New options for data storage are routinely marketed to consumers and professionals alike, but enduring forms like the book are a rarity. Projects like The Museum of Obsolete Media demonstrate how quickly the devices which store our memories and artifacts become lost to time. Obsolescence always brings us back to an interlocking set of questions that trail collectors of all kinds: What should I keep? Why? How? Answers to these questions remain contentious even among archivists, but in the rush to preserve or the calm of letting something slip away I think we learn something interesting about ourselves and the historical moments we live in.


Byers, Fred R. Care and Handling of CDs and DVDs – A Guide for Librarians and Archivists (National Institute of Standards and Technology and Council on Library and Information Resources, 2003).

Harvey, Ross, Martha R. Mahard, Preservation Management Handbook (Rowman & Littlefield Publishers, 2014), <> ( 31 January 2018)

Slattery, O., Lu, R., Zheng, J., Byers, F., & Tang, X. (2004). Stability comparison of recordable optical discs-A study of error rates in harsh conditions. Journal of Research of the National Institute of Standards and Technology, 109(5), 517-524. Retrieved from

Chafee Exhibit Opens

Last week, on Monday, we finally opened the Judith Chafee exhibit. The next evening, we held an event to commemorate the opening titled Judith Chafee – Geographical Powers where one of Chafee’s ex-students, collaborators, and current UA Architecture Professor Christopher Domin contextualized the exhibit with a lecture about her work and life. I was so excited to learn about Chafee from an outside perspective, as I feel that I developed my own (possibly warped) perspective about her from her archives. The event was a major success, and over 200 people attended!

The exhibit itself will be displayed in the Special Collections gallery until July, and features a variety of materials from the archival collection. Curator Bob Diaz organized the materials around different parts of her life and featured some of the main houses that Chafee designed.I didn’t know until the very last day, but an anonymous donor also let us borrow the original model of the Ramada House, which is exciting to see, after only seeing pictures of it.



Model of the Ramada House.

After the lecture by Professor Domin, the attendees were able to walk through the exhibit and look at the various items from the collection. Multiple people asked if the collection was available to the public, and I was so glad to be able to see first-hand the interest that people had in Chafee’s collection. Processing this collection has been a real treat, as someone who is interested in space and design, and I’m happy that it’s now open for people to admire and peruse on their own.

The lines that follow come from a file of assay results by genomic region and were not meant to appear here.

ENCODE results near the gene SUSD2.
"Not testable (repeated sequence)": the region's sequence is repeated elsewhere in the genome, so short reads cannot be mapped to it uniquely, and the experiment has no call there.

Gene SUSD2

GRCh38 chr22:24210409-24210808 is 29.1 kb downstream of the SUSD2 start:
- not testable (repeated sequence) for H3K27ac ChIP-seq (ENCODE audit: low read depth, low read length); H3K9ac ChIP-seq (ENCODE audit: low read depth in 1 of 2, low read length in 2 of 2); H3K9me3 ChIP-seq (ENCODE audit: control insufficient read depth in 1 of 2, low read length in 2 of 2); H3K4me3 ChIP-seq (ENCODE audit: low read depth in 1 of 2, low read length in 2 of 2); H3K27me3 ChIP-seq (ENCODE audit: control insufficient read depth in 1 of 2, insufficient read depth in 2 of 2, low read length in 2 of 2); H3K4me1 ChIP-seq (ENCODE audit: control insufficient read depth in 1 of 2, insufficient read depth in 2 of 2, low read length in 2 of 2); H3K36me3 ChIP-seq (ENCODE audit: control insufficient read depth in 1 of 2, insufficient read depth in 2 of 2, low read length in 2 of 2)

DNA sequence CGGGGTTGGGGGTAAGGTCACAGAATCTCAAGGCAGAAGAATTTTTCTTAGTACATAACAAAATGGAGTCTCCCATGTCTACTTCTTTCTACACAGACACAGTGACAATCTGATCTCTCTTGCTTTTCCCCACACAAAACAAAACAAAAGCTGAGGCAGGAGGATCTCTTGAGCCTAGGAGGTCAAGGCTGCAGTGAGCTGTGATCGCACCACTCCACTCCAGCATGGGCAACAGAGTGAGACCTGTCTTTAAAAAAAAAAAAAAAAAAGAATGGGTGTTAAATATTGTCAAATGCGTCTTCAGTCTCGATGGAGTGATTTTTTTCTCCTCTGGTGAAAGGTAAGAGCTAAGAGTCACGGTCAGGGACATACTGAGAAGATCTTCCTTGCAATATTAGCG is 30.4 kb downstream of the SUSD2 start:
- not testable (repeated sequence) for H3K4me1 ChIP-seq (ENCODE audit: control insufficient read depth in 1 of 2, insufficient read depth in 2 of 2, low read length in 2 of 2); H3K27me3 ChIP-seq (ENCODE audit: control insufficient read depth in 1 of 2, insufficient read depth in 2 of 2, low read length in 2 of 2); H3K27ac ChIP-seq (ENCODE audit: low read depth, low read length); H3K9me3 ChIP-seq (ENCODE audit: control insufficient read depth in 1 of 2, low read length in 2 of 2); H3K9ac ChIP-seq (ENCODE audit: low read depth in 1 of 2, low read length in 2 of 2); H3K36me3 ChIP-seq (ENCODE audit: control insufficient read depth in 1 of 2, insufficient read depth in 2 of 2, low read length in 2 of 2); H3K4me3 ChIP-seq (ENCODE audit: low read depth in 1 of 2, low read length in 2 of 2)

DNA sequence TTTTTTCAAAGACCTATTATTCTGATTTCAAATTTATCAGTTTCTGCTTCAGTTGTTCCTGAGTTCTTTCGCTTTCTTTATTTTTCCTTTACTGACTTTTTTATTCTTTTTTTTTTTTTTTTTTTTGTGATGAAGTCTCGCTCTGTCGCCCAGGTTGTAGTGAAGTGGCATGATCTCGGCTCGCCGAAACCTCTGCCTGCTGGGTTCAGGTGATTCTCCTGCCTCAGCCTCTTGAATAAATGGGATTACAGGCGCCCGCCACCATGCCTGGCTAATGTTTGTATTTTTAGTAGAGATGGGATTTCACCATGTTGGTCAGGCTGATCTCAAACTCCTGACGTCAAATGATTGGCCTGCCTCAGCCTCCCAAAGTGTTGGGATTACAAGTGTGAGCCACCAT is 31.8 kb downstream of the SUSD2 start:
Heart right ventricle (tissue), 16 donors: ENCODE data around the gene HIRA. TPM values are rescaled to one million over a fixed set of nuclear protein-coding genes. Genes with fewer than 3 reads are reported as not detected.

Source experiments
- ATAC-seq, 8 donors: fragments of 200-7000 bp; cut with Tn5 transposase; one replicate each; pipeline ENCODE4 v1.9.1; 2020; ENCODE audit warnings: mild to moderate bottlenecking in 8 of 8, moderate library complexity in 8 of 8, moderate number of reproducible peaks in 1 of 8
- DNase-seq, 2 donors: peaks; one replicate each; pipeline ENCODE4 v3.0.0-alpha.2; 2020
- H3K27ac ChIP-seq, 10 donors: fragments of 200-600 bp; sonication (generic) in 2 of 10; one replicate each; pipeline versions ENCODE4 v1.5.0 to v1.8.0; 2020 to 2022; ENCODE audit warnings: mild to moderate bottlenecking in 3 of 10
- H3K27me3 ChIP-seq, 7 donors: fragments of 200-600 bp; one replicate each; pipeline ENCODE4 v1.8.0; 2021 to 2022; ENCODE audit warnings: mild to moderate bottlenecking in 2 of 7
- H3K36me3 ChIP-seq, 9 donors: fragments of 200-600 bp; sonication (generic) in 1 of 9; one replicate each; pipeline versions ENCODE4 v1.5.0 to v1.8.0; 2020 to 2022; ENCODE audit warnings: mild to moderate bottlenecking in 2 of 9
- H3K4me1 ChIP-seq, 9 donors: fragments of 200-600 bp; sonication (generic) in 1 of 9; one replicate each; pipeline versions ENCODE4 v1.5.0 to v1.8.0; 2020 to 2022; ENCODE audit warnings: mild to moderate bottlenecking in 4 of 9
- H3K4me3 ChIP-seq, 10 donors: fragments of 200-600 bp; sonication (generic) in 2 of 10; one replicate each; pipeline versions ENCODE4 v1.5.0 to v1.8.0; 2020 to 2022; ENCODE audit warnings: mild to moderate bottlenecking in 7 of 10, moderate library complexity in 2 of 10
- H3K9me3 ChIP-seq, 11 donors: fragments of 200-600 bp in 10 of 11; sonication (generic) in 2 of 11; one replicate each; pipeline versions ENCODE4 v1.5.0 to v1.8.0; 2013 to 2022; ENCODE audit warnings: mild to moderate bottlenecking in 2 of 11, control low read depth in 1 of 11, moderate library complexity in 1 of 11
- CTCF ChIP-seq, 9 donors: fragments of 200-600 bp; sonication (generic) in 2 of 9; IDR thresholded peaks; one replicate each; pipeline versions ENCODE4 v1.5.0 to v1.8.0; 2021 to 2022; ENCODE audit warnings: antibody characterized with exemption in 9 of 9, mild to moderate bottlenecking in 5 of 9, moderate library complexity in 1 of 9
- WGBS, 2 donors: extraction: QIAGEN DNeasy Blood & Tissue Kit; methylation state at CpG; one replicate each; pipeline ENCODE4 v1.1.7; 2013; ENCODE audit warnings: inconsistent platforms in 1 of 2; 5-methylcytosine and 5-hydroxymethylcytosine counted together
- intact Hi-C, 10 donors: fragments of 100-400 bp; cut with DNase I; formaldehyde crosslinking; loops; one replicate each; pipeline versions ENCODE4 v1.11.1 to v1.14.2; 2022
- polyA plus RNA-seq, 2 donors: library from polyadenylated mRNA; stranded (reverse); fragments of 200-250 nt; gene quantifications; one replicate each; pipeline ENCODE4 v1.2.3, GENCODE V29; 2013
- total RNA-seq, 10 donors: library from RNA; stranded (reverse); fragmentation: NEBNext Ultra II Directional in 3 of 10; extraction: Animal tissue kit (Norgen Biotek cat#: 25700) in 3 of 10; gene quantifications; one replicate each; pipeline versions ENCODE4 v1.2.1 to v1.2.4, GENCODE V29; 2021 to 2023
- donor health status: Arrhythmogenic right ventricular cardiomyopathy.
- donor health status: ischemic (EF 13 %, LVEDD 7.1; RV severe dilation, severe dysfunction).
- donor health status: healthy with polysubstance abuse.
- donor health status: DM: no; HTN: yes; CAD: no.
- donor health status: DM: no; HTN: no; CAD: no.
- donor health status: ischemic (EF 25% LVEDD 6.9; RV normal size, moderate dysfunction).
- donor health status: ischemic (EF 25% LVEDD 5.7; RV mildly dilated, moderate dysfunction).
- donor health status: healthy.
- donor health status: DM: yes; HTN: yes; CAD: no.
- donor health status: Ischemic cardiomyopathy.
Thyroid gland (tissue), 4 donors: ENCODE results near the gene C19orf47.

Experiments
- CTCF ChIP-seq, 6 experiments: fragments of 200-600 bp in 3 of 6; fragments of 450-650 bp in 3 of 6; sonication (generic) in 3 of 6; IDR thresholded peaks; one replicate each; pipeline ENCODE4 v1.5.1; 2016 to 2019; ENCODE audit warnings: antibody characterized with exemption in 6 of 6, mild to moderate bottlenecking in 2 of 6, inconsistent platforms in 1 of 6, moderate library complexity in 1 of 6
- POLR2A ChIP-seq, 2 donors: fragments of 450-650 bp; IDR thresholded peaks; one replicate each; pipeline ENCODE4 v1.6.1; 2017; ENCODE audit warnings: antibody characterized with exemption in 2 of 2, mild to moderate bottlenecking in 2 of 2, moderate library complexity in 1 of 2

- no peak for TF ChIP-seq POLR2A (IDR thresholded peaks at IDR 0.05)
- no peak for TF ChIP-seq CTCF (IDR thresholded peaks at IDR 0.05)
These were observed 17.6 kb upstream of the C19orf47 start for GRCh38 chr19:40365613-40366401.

In case you missed the lecture, there will be another one about Judith Chafee and her career on March 13, 2018. More information can be found here.



My name is Kristen Cook and I am in my fourth and final semester in the Master of Library and Information Science program at the University of Arizona.

Originally from Redondo Beach, California, I attended the University of Colorado at Boulder where I received my degree in English Literature and a minor in History. It was only recently I discovered my passion for old books and archival material, which has thus lead me to Tucson and pursue my master’s degree!

I have been working at the Special Collections Library on campus since the beginning of 2017, as a student page. More recently, I received a “Senior Support Staff” position, which has allowed me to work more hands on with the materials and assist the archivists and librarians in various tasks. I absolutely love my job here at Special Collections. Every day, I learn something new or find an item that fascinates and captures my attention.

One of the requirements of the Master’s program at Arizona, is a capstone internship. I could not think of a better place to serve my internship than at the Special Collections Library, my home away from home. During this internship I will be processing smaller collections, arranging and organizing items into a collection format. I am very excited to begin my internship and acquire more knowledge and experience with arranging and describing archival materials!

Sticky-shed syndrome in Audiotapes

In a recent post, I discussed audio cassette tapes and their recent re-appearance on the market with popular movie franchises like Guardians of the Galaxy. I’m certain that plenty of people will be receiving a copy of this cassette tape during the holiday season. Many will likely begin digging through old boxes in the garage to find more tapes to play, suddenly nostalgic for their golden years. But before you begin sticking old tapes that have been in storage into your boom-box, let’s talk about the elephant in the room: sticky-shed syndrome. 

This condition is one most archivists run across while processing old audio/visual materials, but is very much a threat for anyone that is holding onto audiotape. So what is sticky-shed syndrome? In short, it is a condition created by the deterioration of the binders in a magnetic tape, which hold the iron oxide magnetizable coating to its plastic carrier, or which hold the thinner back-coating on the outside of tape If this sounds confusing, don’t worry. I’ve borrowed an image from Imperial College to help show you what we’re talking about…